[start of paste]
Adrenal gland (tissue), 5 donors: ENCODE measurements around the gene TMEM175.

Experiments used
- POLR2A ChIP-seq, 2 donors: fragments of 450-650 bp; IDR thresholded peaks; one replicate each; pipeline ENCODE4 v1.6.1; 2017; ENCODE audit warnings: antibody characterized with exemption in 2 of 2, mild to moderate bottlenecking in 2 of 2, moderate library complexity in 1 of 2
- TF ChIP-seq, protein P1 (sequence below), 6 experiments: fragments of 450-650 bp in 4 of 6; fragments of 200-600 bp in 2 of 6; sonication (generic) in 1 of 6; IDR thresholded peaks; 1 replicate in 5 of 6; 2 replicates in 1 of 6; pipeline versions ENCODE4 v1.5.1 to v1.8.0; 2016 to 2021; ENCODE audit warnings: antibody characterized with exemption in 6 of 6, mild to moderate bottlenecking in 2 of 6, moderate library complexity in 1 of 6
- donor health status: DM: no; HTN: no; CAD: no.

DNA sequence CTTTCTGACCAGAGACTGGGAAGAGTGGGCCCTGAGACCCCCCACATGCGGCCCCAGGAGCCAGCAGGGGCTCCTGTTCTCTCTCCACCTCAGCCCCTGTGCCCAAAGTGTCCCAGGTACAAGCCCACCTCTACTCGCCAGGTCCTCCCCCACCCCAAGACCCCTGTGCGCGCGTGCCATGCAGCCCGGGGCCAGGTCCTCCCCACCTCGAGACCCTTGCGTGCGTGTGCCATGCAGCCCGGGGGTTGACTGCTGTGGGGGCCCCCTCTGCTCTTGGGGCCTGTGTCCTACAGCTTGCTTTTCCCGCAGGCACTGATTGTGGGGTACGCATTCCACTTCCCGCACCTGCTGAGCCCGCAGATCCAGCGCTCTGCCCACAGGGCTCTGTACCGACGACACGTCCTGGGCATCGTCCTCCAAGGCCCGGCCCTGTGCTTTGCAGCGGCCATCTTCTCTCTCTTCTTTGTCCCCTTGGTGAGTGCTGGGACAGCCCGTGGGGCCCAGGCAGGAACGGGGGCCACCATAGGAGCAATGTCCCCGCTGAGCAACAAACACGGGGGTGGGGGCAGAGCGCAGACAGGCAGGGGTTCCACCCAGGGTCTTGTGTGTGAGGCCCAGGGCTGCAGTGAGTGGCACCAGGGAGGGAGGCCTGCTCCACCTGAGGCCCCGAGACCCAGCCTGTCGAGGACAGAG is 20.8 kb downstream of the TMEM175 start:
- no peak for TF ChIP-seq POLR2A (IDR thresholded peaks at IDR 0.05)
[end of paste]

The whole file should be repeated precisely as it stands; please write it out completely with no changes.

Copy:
Adrenal gland (tissue), 5 donors: ENCODE measurements around the gene TMEM175.

Experiments used
- POLR2A ChIP-seq, 2 donors: fragments of 450-650 bp; IDR thresholded peaks; one replicate each; pipeline ENCODE4 v1.6.1; 2017; ENCODE audit warnings: antibody characterized with exemption in 2 of 2, mild to moderate bottlenecking in 2 of 2, moderate library complexity in 1 of 2
- TF ChIP-seq, protein P1 (sequence below), 6 experiments: fragments of 450-650 bp in 4 of 6; fragments of 200-600 bp in 2 of 6; sonication (generic) in 1 of 6; IDR thresholded peaks; 1 replicate in 5 of 6; 2 replicates in 1 of 6; pipeline versions ENCODE4 v1.5.1 to v1.8.0; 2016 to 2021; ENCODE audit warnings: antibody characterized with exemption in 6 of 6, mild to moderate bottlenecking in 2 of 6, moderate library complexity in 1 of 6
- donor health status: DM: no; HTN: no; CAD: no.

DNA sequence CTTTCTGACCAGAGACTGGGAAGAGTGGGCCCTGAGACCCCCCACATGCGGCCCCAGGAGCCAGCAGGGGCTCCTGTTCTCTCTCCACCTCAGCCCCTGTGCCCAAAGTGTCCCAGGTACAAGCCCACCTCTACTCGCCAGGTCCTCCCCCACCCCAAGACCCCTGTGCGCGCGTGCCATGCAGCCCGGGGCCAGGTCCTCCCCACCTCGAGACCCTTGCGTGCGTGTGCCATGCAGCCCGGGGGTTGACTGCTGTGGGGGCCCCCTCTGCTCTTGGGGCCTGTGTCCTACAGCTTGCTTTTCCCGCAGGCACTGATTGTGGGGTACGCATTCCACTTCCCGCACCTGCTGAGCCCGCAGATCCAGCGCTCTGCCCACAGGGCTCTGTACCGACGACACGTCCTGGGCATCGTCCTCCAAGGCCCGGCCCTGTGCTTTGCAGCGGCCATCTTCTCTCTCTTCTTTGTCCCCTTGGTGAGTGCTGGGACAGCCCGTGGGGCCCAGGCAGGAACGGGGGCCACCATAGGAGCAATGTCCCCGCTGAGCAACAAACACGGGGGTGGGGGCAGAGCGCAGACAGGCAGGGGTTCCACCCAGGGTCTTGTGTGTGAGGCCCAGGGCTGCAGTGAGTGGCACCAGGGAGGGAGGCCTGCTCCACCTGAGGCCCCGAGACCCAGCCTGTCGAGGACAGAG is 20.8 kb downstream of the TMEM175 start:
- no peak for TF ChIP-seq POLR2A (IDR thresholded peaks at IDR 0.05)